This author spent a glorious week in Finland trying all the best and strangest delicacies and lived to tell the tale.
One of the things I love to do when I travel is eat and buy local. I want to experience things I can't have at home and try the things that make a place unique.
I recently visited Finland for the first time and had the chance to try lots of Finnish treats. I had the benefit of advice from Finnish friends while visiting, as well as tips from a close friend who has spent several months living there. If you're visiting Finland or planning a trip there, these are the foods and beverages you won't want to miss!
1. Salt Licorice (Salmiakki)
The Finns love salt-licorice-flavored everything. You can find salmiakki ice cream, cakes, candies, and liquor. In fact, any dessert you find in Finland probably comes in salmiakki. Finns are also quite fond of plain licorice (lakritsi) so check the packaging and make sure it actually says "salmiakki" or you might accidentally end up with the nonsalty kind (which is also good but not as uniquely Finnish).
I'm usually kind of lukewarm on licorice, but I loved all the salmiakki treats I tried. Believe it or not, the salt really does make it better, just like combining sea salt and caramel creates a superior sweet. If you're not a fan of licorice, you should still give it a try. Most candy shops will have free samples you can taste, which is a great risk-free way to try a tiny piece without spending any money or having to buy a lot.
2. Cloudberry (Hilla)
Cloudberry (hilla) is another popular flavor. Cloudberry liqueurs and jams are probably the most common items you will find for sale, but you can also find things like cloudberry-flavored yogurts and cottage cheeses if you look around. Though it is bright orange, it tastes a little like blackberries. This is a food that will appeal to most palates.
3. Pine Tar (Terva)
Pine/spruce tar (terva) is one of the more unique flavors of Finland. It's not as popular as salmiakki or hilla, but you should be able to find it with a little searching. Terva ice cream and candies are the most common items. Try the jäätelö (ice cream) stands you see in basically every town and city. It has a mild pine flavor that is a little smokey. I was a huge fan. You can also find terva shampoo, soap, etc, in some of the grocery markets if you fancy smelling like a wonderful outdoorsy campfire.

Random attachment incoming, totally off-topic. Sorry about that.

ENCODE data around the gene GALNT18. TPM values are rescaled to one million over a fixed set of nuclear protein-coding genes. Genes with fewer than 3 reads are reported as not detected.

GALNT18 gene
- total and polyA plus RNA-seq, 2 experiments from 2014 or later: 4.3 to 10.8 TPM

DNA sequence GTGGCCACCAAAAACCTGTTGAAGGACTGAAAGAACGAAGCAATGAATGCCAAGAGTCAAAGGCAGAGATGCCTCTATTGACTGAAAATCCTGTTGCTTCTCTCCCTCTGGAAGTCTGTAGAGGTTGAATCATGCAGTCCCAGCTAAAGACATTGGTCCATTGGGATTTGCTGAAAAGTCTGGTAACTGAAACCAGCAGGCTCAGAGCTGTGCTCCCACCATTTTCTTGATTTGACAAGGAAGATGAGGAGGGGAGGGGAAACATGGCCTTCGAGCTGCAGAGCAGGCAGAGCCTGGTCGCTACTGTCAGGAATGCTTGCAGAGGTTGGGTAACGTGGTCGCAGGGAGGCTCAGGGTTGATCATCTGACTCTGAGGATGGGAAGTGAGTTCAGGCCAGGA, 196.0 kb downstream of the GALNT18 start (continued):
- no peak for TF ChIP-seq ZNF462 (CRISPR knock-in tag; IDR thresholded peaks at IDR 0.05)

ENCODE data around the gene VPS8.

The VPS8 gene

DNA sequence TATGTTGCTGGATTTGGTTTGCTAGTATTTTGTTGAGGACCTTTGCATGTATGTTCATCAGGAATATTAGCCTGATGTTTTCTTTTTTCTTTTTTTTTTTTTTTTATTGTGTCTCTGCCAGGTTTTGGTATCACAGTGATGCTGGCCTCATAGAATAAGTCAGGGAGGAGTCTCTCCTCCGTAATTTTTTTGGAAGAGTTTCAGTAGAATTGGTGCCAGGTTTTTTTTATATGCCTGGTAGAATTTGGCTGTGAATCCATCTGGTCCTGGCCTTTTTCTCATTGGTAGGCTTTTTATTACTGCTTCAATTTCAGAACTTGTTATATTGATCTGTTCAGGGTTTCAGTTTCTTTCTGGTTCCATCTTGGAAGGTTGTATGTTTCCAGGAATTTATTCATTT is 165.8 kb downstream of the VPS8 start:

4. Finnish Blood Sausage (Mustamakkara)
Mustamakkara ("black sausage") is a type of Finnish blood sausage that is a special favorite of the city of Tampere. You should be able to find it in the grocery store and in other cities and towns, but supposedly the ones bought from the street stands in Tampere are the best. The sausage has a porridge-like texture as a result of the rye berries it contains and the flavor is faintly like liver. Mustamakkara is traditionally eaten with lingonberry jam as a topping (lingonberry jam is also pretty easy to find in basically any grocery store).
Read More from WanderWisdom
Elk (hirvi) is commonly eaten in Scandinavia and it is absolutely delicious. The flavor is similar to deer, but less gamey. You can find elk tartare on restaurant menus, elk sausages at stalls, markets, and grocery stores, and raw elk meat for cooking and grilling. Definitely give it a try!
Viili is a slimy, slightly stringy yogurt-like fermented milk product. This one is not for the faint of heart. Even many of the locals think it's awful. But if you're a fan of fermented milk products, or if you're particularly brave, give it a try. It's more likely to appeal to people who like things like goat's milk, buttermilk, and kefir. It has a mellow sour tang very similar to plain yogurt. I actually enjoyed it, so adventurous eaters might be pleasantly surprised.
7. Buttermilk (Piimä)
Piimä is a type of thick, drinkable sour milk. The flavor is similar to buttermilk, though the texture is very smooth like kefir. It's a dairy beverage that is fermented with yogurt cultures, and it's supposed to be very healthy. I liked a little glass of it with my breakfast. If you like buttermilk and/or kefir, you will probably like it. If not, piimä might not be for you.
8. Finnish Lichens
Finland has over 1,500 species of lichens, many of them edible (like reindeer lichens and Icelandic moss). They're hard to find, but try them if you get a chance. They look soft, but they're crunchy in texture and have a very mellow slightly smokey, earthy taste. Reindeer also love to eat them.
If you leave the cities, you may see them growing in the wild, but don't try to collect them yourself. They are not covered under Finland's "Freedom to Roam" law which allows foraging on public and private land, and harvesting them without permission is illegal.
9. Finnish Ciders
Finland has a strong drinking culture, and the long, cold, dark winters often result in increased alcoholism due to depression. In the 1960s, Finland had the highest consumption of hard liquor and the most arrests for drunkenness among the Nordic countries. As a result, medium-strength beers and ciders were encouraged as a more moderate way to enjoy alcohol. This means there are a lot of fantastic Finnish ciders. Good brands include Cid Siideri and Happy Joe. The ciders tend to be very fruity but not overly sweet.
10. Finnish Sodas
Finland has some very unique and tasty sodas that are made locally. I really enjoyed Pommac, which was invented in 1919 as a nonalcoholic champagne alternative for the wealthy. Kane's soda also has some unique and delightful flavors. Like the ciders, Finnish sodas tend not to be overly sweet.